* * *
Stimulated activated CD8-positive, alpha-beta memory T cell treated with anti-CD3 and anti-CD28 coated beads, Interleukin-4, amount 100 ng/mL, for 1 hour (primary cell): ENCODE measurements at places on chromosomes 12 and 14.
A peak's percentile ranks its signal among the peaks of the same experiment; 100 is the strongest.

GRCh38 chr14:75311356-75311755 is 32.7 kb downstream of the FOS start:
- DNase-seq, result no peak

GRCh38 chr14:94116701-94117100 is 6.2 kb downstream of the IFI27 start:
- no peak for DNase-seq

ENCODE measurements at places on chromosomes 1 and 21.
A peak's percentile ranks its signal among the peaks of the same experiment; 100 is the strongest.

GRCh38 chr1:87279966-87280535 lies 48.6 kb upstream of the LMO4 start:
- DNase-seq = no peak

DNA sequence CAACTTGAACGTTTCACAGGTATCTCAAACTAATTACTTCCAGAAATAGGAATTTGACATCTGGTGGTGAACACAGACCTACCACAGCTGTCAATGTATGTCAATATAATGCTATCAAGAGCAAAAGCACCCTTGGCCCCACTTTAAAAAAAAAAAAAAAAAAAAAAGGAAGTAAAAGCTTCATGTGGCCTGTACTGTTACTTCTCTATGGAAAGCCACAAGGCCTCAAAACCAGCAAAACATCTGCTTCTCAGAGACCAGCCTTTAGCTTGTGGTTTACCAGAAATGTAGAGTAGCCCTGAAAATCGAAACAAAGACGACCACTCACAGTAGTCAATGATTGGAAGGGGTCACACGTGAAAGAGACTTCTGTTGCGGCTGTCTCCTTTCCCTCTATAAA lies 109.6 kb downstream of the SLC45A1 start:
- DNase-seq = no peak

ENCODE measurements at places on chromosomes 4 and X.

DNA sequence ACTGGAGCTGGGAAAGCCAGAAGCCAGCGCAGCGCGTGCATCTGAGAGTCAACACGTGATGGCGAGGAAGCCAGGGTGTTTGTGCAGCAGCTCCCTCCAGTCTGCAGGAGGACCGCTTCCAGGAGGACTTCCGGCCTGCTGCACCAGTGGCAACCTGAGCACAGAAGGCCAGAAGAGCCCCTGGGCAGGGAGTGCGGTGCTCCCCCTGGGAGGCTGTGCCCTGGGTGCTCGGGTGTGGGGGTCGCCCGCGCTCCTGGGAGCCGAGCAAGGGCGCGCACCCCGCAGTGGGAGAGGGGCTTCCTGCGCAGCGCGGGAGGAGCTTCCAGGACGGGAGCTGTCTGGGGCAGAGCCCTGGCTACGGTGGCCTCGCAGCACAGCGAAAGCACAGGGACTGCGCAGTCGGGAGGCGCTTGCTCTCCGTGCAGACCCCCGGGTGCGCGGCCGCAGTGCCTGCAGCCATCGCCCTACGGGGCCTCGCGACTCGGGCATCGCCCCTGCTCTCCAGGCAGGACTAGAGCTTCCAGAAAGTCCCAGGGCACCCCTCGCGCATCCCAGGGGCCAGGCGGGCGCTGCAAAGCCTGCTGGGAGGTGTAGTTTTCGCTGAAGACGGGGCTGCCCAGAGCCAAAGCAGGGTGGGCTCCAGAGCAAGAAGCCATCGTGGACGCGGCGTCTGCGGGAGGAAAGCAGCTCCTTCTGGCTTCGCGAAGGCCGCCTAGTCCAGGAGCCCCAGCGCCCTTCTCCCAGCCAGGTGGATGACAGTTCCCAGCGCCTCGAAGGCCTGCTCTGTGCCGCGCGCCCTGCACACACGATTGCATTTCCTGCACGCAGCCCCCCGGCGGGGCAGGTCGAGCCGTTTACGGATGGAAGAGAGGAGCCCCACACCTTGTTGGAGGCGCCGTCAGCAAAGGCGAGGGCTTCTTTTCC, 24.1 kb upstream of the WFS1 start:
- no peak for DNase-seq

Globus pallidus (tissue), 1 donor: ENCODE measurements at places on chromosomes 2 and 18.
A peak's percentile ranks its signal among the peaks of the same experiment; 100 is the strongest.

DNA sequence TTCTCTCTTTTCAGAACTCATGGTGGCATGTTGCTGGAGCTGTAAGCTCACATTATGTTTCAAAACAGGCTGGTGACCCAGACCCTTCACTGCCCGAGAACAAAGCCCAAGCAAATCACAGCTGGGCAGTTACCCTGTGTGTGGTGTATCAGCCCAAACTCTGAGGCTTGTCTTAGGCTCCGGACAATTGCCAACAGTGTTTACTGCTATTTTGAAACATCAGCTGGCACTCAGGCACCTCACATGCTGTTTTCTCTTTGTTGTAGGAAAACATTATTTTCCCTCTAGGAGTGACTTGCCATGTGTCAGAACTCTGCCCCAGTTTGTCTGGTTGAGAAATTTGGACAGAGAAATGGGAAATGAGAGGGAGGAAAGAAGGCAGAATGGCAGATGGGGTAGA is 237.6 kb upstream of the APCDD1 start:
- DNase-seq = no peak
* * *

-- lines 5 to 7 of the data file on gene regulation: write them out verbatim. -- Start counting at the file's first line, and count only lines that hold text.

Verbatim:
GRCh38 chr14:94116701-94117100 is 6.2 kb downstream of the IFI27 start:
- no peak for DNase-seq

ENCODE measurements at places on chromosomes 1 and 21.